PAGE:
Does she fit in? Of course not. Does she meet a man she finds obnoxious? Of course she does. Do circumstances keep forcing her to prolong her stay? Of course. You know the format.
What makes this story work is the characterization. The village is filled with individuals, coexisting with all the up, down and completely sideways relationships of people in small towns everywhere.
The main character, Chloe Charlesworth, is fully developed, human, and likeable. The supporting cast all fulfill their roles with panache. It doesn’t take us long to like them all, and to worry about Chloe’s job prospects, her romantic possibilities and basically, what the heck she’s going to do next.
Having said that, I must point out that we know pretty well what she’s going to do next, because it’s a series of several books, and if she doesn’t stay, then “A Year in Rum Cove” is going to be a very short year. In fact, I must prepare you for the ending, which leads pointedly into next week’s… sorry, the next volume in the series.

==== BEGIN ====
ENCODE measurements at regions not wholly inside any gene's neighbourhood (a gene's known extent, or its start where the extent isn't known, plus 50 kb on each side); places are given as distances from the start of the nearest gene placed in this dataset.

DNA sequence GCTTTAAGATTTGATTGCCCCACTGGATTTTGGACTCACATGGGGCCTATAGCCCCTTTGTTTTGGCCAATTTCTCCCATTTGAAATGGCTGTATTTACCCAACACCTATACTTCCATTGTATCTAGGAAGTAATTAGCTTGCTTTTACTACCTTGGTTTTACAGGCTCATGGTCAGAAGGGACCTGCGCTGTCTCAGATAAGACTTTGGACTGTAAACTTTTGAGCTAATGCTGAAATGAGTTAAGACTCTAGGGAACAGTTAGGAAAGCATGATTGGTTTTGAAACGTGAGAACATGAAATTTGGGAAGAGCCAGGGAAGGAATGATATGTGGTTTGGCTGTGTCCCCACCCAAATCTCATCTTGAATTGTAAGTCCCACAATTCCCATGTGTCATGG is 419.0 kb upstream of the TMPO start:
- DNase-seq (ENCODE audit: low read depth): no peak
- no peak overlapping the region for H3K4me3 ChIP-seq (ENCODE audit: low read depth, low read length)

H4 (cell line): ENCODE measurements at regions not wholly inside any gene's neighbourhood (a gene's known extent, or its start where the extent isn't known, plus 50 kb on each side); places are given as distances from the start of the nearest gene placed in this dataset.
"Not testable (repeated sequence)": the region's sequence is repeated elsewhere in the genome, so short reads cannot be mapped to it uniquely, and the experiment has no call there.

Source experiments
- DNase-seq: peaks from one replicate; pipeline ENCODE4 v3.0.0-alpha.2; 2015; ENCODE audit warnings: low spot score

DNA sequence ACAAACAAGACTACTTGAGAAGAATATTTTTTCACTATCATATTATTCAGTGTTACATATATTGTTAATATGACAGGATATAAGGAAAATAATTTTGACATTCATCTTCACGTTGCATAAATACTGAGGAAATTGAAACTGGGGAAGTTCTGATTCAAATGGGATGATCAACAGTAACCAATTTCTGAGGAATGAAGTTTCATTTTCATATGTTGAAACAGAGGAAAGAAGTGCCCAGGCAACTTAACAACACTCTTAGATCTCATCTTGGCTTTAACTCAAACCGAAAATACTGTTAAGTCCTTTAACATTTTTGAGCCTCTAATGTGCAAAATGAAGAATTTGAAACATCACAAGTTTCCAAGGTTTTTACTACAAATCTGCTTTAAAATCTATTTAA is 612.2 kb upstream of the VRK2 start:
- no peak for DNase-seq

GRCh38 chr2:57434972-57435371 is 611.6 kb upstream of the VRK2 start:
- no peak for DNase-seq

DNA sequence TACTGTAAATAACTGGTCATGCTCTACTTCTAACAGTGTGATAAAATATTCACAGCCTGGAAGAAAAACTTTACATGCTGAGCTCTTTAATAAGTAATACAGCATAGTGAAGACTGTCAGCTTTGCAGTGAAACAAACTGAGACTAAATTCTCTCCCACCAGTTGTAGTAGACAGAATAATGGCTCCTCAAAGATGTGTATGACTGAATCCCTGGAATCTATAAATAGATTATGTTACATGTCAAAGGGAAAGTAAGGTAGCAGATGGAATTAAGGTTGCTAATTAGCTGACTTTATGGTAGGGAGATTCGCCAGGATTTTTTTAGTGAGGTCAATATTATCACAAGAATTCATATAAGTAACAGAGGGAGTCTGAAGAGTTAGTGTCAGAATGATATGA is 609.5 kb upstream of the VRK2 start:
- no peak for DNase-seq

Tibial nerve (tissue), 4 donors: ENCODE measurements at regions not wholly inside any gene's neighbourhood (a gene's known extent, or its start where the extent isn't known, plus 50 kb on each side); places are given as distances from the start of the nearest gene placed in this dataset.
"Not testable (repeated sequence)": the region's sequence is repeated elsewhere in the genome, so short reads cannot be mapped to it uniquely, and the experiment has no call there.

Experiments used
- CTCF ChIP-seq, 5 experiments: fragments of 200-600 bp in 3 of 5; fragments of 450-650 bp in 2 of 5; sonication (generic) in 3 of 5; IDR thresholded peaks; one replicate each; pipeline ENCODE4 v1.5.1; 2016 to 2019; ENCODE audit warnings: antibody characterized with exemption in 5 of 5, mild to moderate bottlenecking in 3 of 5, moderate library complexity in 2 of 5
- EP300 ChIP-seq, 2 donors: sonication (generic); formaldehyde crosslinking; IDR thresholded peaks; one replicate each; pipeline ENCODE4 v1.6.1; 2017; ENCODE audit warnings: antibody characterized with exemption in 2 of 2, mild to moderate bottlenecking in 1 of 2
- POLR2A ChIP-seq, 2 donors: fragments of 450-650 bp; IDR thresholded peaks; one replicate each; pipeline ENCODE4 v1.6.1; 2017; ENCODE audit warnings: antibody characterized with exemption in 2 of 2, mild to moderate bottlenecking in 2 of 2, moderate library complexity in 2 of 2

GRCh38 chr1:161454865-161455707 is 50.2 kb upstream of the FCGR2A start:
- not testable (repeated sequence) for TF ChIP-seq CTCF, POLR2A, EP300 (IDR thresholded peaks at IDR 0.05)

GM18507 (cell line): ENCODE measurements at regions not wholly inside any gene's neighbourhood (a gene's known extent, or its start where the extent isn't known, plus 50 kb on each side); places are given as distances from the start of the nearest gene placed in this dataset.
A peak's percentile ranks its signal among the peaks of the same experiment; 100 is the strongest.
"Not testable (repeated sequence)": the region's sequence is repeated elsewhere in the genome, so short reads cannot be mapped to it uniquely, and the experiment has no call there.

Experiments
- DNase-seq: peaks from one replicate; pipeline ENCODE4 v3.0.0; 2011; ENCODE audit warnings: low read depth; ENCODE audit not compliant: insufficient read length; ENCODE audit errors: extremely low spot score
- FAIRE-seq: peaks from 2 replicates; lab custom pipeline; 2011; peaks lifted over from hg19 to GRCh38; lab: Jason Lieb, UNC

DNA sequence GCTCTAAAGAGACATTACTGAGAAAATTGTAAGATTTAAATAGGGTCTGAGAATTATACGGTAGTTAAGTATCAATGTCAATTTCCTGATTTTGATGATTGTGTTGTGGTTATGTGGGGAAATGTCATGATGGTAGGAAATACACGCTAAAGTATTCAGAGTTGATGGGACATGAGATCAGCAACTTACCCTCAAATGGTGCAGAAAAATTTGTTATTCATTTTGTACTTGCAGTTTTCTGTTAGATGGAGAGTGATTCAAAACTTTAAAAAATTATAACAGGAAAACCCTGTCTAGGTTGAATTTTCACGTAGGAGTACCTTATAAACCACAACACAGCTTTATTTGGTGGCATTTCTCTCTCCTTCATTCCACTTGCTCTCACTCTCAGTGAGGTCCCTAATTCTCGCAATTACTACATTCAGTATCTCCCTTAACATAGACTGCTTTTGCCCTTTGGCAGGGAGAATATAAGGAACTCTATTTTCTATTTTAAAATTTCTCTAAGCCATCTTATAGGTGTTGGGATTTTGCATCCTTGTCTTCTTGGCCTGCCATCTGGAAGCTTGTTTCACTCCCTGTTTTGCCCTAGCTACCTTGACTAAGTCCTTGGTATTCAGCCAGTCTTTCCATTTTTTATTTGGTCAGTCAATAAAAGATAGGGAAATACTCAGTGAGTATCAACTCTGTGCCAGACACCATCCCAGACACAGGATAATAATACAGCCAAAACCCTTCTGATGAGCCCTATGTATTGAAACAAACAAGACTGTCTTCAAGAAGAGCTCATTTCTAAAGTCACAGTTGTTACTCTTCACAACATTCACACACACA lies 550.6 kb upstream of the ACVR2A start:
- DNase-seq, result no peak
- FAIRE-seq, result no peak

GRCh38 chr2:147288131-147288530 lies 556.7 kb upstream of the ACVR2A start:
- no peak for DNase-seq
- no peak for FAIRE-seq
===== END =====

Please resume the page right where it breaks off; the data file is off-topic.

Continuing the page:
Basically, this book is about a bunch of unpredictable characters playing out a rather predictable plot in a highly picturesque social and natural environment. The TV producers ought to come running.
Recommended for sitcom and innocent romance fans.
(4 / 5)